Over the years I have had many inspiring, challenging and wonderful teachers. The inadequacy of my memory has left me void of many of their wise elocutions. However, I manage to recall that somewhere in the delightful blur of my childhood, my longtime instructor and coach told me tennis is a lifelong sport.
When I was old enough, my parents enrolled me in lessons through the town recreation center. Twice a week, I would gleefully shuffle, backpedal, and sprint all over the court. I loved everything about those lessons, even cleaning up the balls at the end. In hindsight, the tube we used to suck up stray balls was just a spray painted PVC pipe with rubber on the ends, but back then it was a most fascinating contraption.
Beyond teaching the rules of the game and basic skills, those lessons offered a crash course on forbearance and sportsmanship. Those not prodigal enough to find themselves playing on the ATP or WTA world tours are responsible for the enforcement of boundaries and rules on their court. In tennis “the line is fine” but it is also the final call of whose side the shot in question falls on. A deep serve too good to return could easily be called a fault. It would be exceedingly easy to make bad calls, usurp an opponent of a deserved point, and sail through straight sets on dishonesty. An opponent that makes bad line calls is sure to rattle even the seasoned player, and may cause such frustration that they actually lose a point or two.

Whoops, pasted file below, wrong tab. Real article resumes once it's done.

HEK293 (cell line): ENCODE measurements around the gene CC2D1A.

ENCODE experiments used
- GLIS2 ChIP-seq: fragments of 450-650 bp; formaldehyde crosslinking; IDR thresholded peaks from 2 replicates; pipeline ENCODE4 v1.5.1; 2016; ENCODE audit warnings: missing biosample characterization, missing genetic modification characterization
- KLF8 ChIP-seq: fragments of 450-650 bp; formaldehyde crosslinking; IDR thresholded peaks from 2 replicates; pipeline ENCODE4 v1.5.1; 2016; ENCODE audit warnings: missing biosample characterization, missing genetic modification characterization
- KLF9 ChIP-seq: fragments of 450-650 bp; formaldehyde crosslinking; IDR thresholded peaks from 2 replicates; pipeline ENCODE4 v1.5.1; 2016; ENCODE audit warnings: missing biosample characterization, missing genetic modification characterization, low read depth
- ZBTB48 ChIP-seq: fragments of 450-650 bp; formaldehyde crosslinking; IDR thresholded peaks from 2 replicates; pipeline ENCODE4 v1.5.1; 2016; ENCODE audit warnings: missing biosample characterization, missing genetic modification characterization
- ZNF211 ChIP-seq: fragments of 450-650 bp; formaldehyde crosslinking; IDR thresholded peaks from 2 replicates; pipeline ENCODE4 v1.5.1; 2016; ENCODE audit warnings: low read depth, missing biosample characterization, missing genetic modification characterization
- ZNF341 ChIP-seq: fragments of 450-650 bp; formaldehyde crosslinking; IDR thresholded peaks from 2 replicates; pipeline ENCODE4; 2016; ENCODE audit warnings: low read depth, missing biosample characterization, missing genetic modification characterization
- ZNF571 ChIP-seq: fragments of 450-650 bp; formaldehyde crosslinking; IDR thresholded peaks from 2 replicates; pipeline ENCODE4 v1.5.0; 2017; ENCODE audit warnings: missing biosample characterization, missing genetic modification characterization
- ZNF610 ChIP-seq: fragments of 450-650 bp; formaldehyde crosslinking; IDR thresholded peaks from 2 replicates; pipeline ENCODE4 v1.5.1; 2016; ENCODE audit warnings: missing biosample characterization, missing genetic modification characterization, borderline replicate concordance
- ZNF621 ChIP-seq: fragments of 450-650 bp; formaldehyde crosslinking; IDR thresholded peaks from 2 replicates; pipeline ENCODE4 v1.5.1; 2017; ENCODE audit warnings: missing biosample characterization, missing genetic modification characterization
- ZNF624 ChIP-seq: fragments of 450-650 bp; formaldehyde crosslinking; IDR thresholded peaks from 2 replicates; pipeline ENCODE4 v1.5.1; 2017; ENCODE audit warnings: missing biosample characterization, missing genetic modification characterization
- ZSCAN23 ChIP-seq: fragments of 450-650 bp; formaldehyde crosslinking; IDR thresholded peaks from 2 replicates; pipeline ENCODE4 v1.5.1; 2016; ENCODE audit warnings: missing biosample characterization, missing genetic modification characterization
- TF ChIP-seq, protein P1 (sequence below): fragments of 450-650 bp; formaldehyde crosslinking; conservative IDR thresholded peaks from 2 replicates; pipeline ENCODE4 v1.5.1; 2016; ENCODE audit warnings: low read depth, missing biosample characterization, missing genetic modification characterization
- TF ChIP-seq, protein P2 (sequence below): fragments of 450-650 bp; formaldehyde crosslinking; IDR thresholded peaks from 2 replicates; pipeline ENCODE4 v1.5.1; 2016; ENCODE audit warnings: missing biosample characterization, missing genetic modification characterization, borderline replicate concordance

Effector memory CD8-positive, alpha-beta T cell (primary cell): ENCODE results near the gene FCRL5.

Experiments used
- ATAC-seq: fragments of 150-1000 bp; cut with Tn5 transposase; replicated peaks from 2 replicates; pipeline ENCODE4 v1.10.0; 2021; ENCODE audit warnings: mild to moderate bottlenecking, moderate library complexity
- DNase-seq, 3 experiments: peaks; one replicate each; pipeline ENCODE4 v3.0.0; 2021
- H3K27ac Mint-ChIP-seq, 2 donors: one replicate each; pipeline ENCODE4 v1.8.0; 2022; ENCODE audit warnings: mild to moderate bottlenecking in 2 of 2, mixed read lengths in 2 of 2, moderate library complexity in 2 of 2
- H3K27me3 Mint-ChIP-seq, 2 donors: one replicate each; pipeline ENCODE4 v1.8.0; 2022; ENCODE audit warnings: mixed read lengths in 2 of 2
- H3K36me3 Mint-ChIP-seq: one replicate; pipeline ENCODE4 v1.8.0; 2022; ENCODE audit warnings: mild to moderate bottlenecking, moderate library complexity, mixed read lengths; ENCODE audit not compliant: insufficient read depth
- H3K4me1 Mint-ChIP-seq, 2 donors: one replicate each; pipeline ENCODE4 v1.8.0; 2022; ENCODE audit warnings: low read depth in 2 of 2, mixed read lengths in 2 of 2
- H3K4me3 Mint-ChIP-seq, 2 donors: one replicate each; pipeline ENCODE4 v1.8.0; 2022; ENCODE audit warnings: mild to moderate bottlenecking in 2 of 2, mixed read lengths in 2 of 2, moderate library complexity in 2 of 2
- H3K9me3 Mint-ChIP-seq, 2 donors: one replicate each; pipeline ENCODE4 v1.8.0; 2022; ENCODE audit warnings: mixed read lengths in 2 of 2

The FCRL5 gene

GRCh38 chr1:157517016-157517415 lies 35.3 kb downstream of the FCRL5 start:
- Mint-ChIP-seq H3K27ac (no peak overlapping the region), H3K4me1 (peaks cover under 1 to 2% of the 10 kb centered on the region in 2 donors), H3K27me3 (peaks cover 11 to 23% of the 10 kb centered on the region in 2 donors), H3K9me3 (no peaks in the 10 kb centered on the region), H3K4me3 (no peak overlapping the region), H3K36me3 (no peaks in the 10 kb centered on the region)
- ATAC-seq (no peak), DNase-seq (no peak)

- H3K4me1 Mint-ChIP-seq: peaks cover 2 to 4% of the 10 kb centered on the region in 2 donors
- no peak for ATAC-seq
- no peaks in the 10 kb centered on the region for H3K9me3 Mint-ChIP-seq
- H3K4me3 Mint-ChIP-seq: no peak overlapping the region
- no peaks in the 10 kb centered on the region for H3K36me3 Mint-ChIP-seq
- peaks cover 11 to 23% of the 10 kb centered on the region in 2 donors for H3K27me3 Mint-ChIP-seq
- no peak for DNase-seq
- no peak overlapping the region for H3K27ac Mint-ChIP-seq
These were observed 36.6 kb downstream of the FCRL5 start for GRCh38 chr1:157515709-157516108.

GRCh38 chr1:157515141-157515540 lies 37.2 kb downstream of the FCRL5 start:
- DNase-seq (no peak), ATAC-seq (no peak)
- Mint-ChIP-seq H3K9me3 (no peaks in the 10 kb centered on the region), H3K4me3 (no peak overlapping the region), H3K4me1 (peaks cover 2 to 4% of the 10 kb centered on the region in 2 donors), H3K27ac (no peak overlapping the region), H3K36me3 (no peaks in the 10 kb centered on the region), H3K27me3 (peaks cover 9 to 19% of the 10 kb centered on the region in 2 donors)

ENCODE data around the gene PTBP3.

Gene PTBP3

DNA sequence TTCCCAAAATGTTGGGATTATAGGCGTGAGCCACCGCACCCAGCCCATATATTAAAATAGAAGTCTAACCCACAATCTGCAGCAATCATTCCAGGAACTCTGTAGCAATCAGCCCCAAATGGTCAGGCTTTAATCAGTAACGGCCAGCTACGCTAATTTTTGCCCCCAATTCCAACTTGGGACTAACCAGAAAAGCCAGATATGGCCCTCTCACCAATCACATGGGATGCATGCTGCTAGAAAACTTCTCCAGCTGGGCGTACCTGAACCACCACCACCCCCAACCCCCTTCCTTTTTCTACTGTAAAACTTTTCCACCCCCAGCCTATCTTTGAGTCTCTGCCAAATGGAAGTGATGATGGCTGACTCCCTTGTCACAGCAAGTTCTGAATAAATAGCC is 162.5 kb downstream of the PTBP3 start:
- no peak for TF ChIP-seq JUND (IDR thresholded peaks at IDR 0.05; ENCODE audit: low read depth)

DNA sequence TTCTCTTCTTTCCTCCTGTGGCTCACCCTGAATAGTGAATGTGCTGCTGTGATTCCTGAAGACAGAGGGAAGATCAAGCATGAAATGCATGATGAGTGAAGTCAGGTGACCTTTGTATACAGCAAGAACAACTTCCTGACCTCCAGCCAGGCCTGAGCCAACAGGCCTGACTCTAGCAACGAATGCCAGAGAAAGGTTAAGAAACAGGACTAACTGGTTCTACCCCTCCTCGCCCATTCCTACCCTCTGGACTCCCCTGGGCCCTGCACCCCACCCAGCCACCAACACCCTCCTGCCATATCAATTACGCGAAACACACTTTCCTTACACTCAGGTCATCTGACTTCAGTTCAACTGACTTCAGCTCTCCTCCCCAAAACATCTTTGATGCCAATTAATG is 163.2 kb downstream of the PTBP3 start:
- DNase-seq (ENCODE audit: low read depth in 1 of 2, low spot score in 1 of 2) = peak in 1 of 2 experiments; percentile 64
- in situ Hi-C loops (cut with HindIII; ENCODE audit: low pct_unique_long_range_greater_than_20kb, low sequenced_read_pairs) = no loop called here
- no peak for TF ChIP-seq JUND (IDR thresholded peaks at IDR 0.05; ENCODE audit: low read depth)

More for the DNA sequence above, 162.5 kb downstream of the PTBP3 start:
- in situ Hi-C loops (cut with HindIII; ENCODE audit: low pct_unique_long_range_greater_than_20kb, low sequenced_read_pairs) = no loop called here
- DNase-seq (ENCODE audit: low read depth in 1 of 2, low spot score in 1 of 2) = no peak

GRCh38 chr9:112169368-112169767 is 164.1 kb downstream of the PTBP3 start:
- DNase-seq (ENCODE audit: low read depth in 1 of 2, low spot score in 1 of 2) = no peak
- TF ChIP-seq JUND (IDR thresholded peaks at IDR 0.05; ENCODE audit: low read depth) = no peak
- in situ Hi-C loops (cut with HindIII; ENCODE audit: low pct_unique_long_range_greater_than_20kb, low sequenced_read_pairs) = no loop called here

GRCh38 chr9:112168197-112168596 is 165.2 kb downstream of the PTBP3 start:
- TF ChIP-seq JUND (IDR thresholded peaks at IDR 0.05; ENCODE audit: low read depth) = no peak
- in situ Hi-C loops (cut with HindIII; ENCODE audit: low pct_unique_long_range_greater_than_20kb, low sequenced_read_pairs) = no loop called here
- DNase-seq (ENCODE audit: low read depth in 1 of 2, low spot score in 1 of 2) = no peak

It is only with encouragement from my various instructors over the years that I have grown to let this genteel eccentricity of the game go. I have carried this lesson on honest and civilized competitiveness with me on and off the court. Character building experiences like mine are a dime a dozen at Dan’s Best of the Best sports camps all over the East End, and are sure to enrich your child’s summer, if not their life.
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18 Goodfriend Drive, East Hampton
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